Nazarene educational institutions attract students by creating learning spaces that encourage studying together, developing friendships, dreaming big, and exploring the possibilities of a student’s call to ministry. Students are more than just learners; they are participants and contributors. “Teachers and other students around me,” reflects Sasha (a EuNC student), “motivated me to study further and go beyond the curriculum; they shared their experience with me, and many became my friends.”
The impact of education is greater when teachers are not only instructors but also mentors and ministers to their students.
Tatyana at EuNC states: “I like the high level of professionalism in the teachers combined with their genuine interest in us and in our spiritual growth. This shapes me as a Christian and helps me to better understand the doctrines and the Scripture and to use acquired knowledge in life and ministry.” In other words, the presence of a supportive community makes a huge difference in the life of a student. Gift, a former student at NTC and now a professor at Africa Nazarene University, believes that the atmosphere of mutual respect he experienced at NTC (Manchester) is an excellent model of proper education.
Good education expands our horizons and helps us to develop necessary skills to become effective professionals. Students at Nazarene colleges value the level of preparation, knowledge, and understanding that they gain. Denise, another NTC student states: “NTC has lovingly stretched me out of my comfort zone, enabling me to be more confident in presenting, sharing my views, facilitating groups, and many more skills. Although I have been working with children and young people since I was a teenager, studies at NTC have truly equipped me to be a professional youth worker, assured me of my vocation, and have given me more knowledge to be able to share my faith.”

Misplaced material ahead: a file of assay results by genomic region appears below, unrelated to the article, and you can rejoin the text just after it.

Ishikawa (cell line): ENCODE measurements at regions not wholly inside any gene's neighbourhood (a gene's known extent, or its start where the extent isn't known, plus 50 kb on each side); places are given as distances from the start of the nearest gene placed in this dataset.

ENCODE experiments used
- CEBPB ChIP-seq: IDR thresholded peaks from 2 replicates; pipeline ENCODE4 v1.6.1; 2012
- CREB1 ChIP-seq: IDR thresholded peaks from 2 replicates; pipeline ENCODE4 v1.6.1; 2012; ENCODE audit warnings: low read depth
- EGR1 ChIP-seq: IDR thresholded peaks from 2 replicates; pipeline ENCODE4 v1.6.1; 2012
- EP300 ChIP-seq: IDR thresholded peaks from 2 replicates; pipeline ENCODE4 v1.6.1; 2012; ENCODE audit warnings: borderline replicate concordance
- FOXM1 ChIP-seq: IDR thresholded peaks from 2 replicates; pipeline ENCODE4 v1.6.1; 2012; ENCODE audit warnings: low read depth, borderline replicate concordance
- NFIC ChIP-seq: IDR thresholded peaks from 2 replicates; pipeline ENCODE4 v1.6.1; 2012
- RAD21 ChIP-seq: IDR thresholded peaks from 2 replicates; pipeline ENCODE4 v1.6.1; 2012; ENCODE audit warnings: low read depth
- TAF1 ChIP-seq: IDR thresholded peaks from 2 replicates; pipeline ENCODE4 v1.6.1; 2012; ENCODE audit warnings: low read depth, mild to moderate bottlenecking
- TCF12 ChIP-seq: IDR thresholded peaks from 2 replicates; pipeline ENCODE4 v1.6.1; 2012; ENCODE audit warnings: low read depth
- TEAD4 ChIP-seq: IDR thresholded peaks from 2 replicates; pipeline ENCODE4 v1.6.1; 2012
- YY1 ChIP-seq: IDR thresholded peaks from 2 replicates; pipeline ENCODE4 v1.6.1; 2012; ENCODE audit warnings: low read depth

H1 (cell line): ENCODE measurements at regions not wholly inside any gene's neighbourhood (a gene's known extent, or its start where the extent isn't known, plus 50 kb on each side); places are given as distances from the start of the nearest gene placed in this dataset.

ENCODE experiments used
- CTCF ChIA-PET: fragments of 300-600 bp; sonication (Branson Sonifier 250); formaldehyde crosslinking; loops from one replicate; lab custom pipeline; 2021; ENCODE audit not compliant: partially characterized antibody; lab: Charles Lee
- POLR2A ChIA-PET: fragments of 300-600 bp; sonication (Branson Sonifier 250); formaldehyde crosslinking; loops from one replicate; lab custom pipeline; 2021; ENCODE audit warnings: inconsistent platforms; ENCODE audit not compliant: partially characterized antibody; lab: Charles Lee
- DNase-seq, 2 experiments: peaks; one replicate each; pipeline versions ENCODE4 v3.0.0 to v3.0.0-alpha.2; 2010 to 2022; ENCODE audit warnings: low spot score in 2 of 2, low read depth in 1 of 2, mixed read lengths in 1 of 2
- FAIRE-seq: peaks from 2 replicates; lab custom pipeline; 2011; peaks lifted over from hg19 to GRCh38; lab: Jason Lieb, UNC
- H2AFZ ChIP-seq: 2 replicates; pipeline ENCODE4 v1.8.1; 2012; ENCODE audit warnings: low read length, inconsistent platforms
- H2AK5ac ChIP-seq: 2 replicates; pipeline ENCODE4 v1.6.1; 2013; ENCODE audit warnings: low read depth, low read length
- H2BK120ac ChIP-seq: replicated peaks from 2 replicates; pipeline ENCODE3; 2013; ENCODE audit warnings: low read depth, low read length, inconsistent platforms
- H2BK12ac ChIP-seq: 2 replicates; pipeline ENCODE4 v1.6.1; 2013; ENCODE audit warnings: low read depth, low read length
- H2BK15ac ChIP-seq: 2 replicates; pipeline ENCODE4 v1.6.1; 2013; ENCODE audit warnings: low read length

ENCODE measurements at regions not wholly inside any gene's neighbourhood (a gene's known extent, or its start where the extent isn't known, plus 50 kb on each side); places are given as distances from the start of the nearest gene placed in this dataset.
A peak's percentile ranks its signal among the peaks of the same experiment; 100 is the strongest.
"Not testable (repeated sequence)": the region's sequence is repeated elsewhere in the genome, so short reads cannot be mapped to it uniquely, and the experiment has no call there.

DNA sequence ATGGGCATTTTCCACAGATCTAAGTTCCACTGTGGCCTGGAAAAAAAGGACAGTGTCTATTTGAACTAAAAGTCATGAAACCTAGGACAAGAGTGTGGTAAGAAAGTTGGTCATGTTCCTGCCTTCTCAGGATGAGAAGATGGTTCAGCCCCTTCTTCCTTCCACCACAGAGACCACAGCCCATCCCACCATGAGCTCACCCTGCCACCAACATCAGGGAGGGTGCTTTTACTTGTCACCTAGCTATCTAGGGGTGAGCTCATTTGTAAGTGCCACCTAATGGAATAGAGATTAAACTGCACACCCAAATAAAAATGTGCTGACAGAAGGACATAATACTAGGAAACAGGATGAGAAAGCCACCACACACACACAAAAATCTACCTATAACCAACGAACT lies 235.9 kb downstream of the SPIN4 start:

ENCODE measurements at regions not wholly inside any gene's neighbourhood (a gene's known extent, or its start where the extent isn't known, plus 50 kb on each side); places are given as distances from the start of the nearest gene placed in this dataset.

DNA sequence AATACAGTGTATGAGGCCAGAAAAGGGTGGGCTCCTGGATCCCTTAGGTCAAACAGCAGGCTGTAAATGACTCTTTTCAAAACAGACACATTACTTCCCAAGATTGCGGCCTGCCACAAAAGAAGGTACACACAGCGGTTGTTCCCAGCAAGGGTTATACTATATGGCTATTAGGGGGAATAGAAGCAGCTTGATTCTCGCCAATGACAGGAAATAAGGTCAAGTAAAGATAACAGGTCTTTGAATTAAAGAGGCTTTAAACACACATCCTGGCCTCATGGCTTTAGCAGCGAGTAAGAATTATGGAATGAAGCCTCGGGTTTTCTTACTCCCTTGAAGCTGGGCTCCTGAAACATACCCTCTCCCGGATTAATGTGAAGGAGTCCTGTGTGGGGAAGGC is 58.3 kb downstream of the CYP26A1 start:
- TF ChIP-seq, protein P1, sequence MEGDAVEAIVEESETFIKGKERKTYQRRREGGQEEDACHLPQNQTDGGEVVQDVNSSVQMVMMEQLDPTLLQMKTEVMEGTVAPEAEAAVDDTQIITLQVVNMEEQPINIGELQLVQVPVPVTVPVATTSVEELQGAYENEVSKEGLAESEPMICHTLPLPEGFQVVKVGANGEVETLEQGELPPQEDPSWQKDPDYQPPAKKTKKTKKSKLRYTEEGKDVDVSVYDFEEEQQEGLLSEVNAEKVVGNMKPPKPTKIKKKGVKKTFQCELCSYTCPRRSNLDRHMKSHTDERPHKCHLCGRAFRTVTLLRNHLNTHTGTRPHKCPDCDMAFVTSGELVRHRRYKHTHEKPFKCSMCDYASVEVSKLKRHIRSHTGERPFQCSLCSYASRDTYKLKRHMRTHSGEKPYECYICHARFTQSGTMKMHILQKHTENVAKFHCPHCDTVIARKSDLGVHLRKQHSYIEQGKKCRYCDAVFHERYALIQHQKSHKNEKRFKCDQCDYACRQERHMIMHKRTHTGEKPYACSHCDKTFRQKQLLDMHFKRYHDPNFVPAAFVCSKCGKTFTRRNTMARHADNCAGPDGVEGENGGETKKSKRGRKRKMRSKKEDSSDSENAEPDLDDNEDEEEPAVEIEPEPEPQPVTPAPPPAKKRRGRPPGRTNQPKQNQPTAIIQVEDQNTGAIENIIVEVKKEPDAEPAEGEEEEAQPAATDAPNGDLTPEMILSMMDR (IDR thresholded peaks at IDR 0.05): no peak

Beyond Raw Knowledge
To have knowledge is not enough to make an impact on others. Theological education that combines learning with practicing of Christian faith and empowers students to apply what is learned makes a key difference in the lives of learners. This approach to education transforms students and prepares them to make a difference in their own communities and in the world. A European Nazarene College (EuNC) student told me: “Our teachers were all genuinely interested in passing their knowledge to us and didn't shy away from difficult questions. They helped us to wrestle with difficult questions. Such an approach is extremely important, because I think we all can grow from discussions.”
Studying is never easy. It requires commitment, energy, resources, and a sacrifice of time. Sometimes, it does not go as smoothly as we wish, but those who take theological education seriously testify to its transformational power. The Church’s ongoing investment in higher education is an investment in the future.
We need believers who are excited about learning and about rediscovering the truths of the Bible.
We need those who want to be analytical yet passionate about theology and who are able to evaluate information skilfully. The Church is a multi-faceted community of believers. Together, we live out what we believe with a unified goal: leading others to Christ.
Svetlana Khobnya is a lecturer in Biblical Studies at Nazarene Theological College in Manchester, United Kingdom.
 According to a Global Education and Clergy Development report shown at the 2019 General Board.